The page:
I am NOT saying all the teachers who teach a topic related to Japanese culture have to be fluent in Japanese. The point is, “Are they sure what they teach is valid? Isn’t it filtered by someone who benefits from the modification?”. Without the language ability, it can be difficult to “confirm” the validity because the resource will be limited.

The same goes to me. How do you know what I teach is “real”? Being Japanese itself will not validate anything that I teach in Sashiko. How do they know I am “valid”? Therefore, I share as many stories as possible (stories require experience). Therefore, I share my “real-time” stitching so no faking the stitches. Therefore, I ask my Japanese friends to check what I say periodically (mainly in Live). I know I am sharing “my truth” – but I would like to make sure that I do not minimize the other Sashiko artisans in Japan. 

When we can trust the resource, then language isn’t the priority. For example, if you have a Japanese parent, and they force you to follow some Japanese culture (I am sorry for that), then your understanding of Japanese culture is sufficient even without language. 

Today, The Internet can offer you various valid answers – we can choose the answer from both extremes. We can modify the answer based on our preference. Therefore, my question arises. I believe (hope) most of the information available is valid (not Wrong). However, when one teaches the Sashiko as “a whole”, then how do they validate they are teaching the whole practice without the language ability? Teaching comes with responsibility, especially when the teacher focuses on specific cultural topics associated with names.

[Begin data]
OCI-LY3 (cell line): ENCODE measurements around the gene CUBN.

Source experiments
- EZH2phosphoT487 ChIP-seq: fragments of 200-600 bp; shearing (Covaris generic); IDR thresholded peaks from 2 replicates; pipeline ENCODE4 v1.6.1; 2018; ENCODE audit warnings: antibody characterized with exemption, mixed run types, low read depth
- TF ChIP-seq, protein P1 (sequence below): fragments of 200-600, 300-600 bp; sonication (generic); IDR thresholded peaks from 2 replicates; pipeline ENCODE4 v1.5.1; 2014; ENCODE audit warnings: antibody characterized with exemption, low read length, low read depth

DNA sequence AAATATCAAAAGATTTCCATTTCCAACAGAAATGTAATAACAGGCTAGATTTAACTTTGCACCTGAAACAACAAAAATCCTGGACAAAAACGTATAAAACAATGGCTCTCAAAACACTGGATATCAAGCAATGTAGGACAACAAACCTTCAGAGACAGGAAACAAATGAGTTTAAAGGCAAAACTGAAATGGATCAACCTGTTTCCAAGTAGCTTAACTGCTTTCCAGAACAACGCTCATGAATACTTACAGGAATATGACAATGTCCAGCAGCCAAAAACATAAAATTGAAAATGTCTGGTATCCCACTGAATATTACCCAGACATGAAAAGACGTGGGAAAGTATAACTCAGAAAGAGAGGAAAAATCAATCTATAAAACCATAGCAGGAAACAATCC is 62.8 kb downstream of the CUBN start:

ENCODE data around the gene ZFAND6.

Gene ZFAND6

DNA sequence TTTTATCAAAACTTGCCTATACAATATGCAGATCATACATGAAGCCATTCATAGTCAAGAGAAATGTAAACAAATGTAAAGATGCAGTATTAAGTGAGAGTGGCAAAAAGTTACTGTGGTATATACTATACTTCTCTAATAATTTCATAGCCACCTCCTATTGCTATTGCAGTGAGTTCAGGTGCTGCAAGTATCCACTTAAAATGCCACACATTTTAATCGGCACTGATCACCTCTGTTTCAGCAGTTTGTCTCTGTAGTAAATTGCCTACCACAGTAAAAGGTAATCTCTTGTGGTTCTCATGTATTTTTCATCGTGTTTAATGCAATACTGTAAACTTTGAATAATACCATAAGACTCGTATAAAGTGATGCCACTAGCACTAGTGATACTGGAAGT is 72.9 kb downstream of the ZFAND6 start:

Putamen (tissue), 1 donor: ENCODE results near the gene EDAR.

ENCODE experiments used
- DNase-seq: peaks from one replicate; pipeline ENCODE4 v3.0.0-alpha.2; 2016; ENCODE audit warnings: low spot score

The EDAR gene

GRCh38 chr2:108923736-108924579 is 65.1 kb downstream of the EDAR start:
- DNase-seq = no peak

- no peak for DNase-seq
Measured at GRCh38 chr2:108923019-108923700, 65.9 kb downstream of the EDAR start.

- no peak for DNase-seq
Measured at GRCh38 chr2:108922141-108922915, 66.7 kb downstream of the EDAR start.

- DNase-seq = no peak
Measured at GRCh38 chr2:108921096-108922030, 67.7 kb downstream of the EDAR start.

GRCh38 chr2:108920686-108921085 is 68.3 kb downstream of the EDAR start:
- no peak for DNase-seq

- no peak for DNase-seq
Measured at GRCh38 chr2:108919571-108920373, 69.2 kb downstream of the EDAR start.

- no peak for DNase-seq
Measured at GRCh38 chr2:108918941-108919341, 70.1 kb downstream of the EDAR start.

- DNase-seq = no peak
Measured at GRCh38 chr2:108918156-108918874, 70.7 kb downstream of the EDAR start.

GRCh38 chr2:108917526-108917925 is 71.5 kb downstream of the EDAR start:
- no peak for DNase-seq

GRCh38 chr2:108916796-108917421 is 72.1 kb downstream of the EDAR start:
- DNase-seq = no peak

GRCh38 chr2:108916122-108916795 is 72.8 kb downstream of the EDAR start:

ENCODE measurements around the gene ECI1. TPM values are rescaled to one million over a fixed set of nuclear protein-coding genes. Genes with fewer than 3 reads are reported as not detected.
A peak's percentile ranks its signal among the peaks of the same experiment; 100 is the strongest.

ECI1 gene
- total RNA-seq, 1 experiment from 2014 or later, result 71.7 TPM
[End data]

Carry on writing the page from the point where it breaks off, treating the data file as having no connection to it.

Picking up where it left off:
#Sashiko #JapaneseSashiko


June 05, 2021 at 11:21AM

This is a question for non-Japanese people out of my curiosity. What is your “standard” to trust a teacher or a master? 

The work pieces, the publications, and the title (like Ph.D) are good benchmarks. However, wouldn’t you expect a master of Japanese culture to be able to speak (fluent) Japanese…? At least, I would expect a master of Western culture in Japan to be able to speak English… When I meet an authentic Italian chef, I expect them to learn from a master in Italy while living in Italy. For some reasons, in crafting, anyone seems to be a “teacher” or a “lecturer” without proper understanding of the culture. Is this because the “masters in crafting” underestimate the audience/students? I don’t understand how & why.